Al-Qaeda allies are believed to be scouting U.S. targets, and the terror organization is using non-Arab recruits to avoid detection, U.S. law enforcement and intelligence officials say. The FBI has counterterrorism investigations in virtually all 56 of its field offices but has not broken up a known surveillance cell, either because agents are tailing suspects who have not committed crimes or because they have descriptions but not identities.
It is unclear how many al-Qaeda scouts are in the USA. “The FBI has their eye on or has opened several hundred investigations of people sympathetic to or supportive of” al-Qaeda, Homeland Security Secretary Tom Ridge said. “If we knew somebody was here as an operative – and we knew who they were or where they were – they wouldn’t be on the street.”
Information about active cells came from Ridge and three intelligence and law enforcement officials. The three officials wouldn’t speak for attribution because the information they provided is classified. One of the three, a senior U.S. intelligence official, responded to criticism that the Bush administration raised the terrorism threat level based on information about surveillance al-Qaeda did years ago. The official said the cells:
• Have been in the USA off and on since the early 1990s, and some are still here.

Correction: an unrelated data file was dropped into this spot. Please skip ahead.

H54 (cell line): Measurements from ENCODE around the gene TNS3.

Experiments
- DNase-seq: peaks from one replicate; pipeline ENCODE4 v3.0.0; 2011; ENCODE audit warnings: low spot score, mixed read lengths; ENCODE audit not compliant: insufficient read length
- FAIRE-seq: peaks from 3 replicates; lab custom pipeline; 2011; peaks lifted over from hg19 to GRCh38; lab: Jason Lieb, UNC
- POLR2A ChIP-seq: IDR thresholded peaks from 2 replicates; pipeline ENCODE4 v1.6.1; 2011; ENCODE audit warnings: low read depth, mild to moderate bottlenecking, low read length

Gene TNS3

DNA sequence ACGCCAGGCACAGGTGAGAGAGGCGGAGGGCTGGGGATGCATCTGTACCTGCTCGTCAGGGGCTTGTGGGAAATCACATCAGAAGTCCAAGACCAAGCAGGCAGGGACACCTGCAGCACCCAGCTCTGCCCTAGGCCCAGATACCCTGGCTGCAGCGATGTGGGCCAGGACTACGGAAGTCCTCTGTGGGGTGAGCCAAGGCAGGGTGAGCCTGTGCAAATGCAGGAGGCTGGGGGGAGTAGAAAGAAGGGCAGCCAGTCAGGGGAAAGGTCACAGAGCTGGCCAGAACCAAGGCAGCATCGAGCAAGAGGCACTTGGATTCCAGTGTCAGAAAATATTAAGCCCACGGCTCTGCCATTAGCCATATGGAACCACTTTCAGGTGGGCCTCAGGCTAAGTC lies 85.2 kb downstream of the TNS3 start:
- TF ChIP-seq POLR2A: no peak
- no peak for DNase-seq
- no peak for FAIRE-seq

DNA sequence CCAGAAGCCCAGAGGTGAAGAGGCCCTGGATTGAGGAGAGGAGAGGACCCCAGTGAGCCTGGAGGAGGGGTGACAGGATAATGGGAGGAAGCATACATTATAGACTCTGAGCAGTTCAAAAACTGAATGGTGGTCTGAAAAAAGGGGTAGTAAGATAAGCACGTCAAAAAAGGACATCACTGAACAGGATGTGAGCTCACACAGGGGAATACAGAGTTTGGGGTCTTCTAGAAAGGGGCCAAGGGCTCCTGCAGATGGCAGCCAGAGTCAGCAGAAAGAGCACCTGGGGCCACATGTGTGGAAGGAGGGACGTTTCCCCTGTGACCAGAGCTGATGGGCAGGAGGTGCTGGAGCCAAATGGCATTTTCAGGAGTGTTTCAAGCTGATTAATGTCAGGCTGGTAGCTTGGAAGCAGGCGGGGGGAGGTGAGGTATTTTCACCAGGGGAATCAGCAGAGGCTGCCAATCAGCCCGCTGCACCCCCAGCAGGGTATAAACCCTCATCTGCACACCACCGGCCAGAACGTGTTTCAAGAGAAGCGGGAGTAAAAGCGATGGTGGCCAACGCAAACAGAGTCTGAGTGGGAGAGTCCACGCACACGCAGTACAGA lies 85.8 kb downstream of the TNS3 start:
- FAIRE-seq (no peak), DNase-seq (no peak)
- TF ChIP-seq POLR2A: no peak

• Are focused primarily on states on the coasts, though not exclusively. They include New York, New Jersey, Delaware, Virginia, Michigan and California.
• Operate under deep cover, sometimes hiding their Muslim faith by posing as Christians.
• Are isolated from each other and from al-Qaeda members who would carry out attacks.
Counterterrorism officials have learned about suspected surveillance by terrorist sympathizers by intercepting communications, interrogating captives and exploiting seized documents and computers.
When a source provides a name, the FBI can keep tabs on the suspect, but suspects can’t be arrested if they don’t break any laws. In other cases, the intelligence describes surveillance operations without naming al-Qaeda’s scouts.
To avoid the intense scrutiny on travelers from certain Middle Eastern countries, al-Qaeda is believed to be using operatives from Chechnya, Bosnia and, when possible, Western Europe. Not all are Arab, and not all are men. All are thought to be Muslim, but a few have pretended to convert to Christianity to deepen their cover, the senior intelligence official said.
“There was a legitimate concern right after 9/11 that the face of international terrorism was basically from the Middle East. We know differently,” Ridge said. “We don’t have the luxury of kidding ourselves that there is an ethnic or racial or country profile.”
Concern about al-Qaeda plans intensified with the arrest in Pakistan last month of Mohammed Naeem Noor Khan, a suspected al-Qaeda member. Pakistani authorities seized his computer and several hundred disks containing reports of surveillance – most of it conducted before 9/11 – of financial sites in New York, Newark, N.J., and Washington, D.C. The data led U.S. authorities to raise the terror alerts in those cities.
U.S. investigators are pursuing six e-mails sent from Khan’s computer to locations in the USA, according to an FBI official with knowledge of the investigation surrounding the latest terror alert.